The characters are more or less fairly stereotypical of this kind of work. No more so than the women. I wondered how many women directors may have approached this piece and whether there might be a difference in the rendering of this half of the world. As Mrs Lovett, Halloran has plenty of vim but there is scope for more nuance. Mrs Lovett is a strange and complicated lady. In this production she never seems to fear Sweeney although he is clearly dangerous (played with great relish by Mingay). As her name suggests she seeks love and longs for Sweeney even when it is unrequited. But they reveal themselves well suited by the end of act one and their psychotic schemes in the rambunctious finale: “A Little Priest”.

In Act 2, Halloran revealed a touching maternal relationship with the shop apprentice Tobias Ragg (Jeremi Campese) in the heart-breaking “Not While I’m Around”. Tobias, one of the few survivors of the show's carnage, is left consumed by a tormented grief of familial loss.

Then something unexpected happens – Sweeney discovers that the beggar woman he murders is his wife who was raped and stolen from him all those years earlier by the evil Judge Turpin (now also dead). He cradles her corpse in his arms, sobbing, unable to let go. It initially makes no sense and even with the musical’s pedigree one smiles at the speedy wind up.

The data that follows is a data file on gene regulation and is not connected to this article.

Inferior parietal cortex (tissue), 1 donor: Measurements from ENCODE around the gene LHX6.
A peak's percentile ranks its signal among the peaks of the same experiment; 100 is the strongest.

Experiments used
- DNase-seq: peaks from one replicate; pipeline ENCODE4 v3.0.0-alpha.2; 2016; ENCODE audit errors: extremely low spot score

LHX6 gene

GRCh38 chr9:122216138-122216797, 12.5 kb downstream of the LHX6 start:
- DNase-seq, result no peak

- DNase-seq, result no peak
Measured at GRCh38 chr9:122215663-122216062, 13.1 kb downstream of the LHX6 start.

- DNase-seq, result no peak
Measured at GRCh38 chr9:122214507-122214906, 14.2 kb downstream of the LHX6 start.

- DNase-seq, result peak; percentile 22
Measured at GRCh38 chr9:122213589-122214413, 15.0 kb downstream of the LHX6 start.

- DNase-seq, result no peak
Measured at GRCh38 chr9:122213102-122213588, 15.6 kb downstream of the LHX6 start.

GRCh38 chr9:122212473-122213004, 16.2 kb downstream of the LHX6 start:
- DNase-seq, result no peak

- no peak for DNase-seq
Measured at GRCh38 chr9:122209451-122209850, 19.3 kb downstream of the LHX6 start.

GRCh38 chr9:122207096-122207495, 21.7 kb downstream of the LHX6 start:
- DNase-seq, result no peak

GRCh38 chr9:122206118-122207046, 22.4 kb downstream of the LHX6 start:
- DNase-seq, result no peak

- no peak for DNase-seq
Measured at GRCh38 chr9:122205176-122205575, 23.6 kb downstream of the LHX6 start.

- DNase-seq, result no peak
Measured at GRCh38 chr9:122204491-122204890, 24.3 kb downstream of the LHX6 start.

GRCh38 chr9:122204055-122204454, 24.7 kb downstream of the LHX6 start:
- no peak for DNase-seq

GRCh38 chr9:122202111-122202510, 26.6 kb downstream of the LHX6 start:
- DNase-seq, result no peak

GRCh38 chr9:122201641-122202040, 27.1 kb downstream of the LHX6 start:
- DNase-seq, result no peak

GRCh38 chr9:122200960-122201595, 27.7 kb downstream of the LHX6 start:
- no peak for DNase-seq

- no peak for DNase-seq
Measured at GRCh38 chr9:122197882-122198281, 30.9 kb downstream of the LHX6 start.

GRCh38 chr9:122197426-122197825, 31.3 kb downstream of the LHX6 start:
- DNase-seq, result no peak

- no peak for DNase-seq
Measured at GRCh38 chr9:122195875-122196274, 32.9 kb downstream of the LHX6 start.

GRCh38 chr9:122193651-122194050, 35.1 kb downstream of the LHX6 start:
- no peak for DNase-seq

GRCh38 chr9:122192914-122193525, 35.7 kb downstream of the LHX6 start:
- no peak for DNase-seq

Beggar Woman (Margaret Trubiano) is a suffering stranger in rags and smudgy makeup who is constantly shunned and pushed off stage. Never allowed to genuinely hover around the fringes of the action. She’s derelict and a kind of jokey feral to stand in for the disenfranchised and bereft. We are never given one hint that she may have something more at stake. I wonder what might have been the result of giving an equal weight to this female character rather than the stereotypical second to the man’s story. I think it could be achieved without sentimentality.

As it is, we rely on Mingay’s brooding presence and commanding voice to reveal the pathos of this moment and the dark heart of this work: the story of a man’s revenge against society that destroys his wife and daughter.


Sweeney Todd: The Demon Barber of Fleet Street


Sweeney Todd Ben Mingay

Mrs Lovevtt Antoinette Halloran

Anthony Hope Harry Targett

Johanna Ashleigh Rubenach

Tobias Ragg Jeremi Campese

Judge Turpin Dean Vince

The Beadle Kanen Breen

Beggar Woman Margaret Trubiano

Signor Pirelli/Jonas Fogg Benjamin Rasheed

Ensemble Rachael Cunningham, Jarrod Griffiths, Michaela Leisk, Katie McKee, Jessica Mills, Joshua Robson, Anna Stephens, Louis Vinciguerra, Elias Wilson.

ORCHESTRA Conductor Simon Holt

Keyboard Craig Renshaw

Violin Heather Burnley Cello Steve Meyer Double Bass Mark Harris Clarinet Ian Sykes Bassoon Jack Cremer Horn Ben Jacks Trumpet Sophie Spencer Percussion Blake Roden


Music & Lyrics by Stephen Sondheim

Book by Hugh Wheeler

From an Adaptation by Christopher Bond

Originally Directed by Harold Prince

Orchestrations by Jonathan Tunick

Originally Produced on Broadway by Richard Barr, Charles Woodward, Robert Fryer, Mary Lea Johnson, Martin Richards, In Association with Dean and Judy Manos

Licensed exclusively by Music Theatre International (Australasia)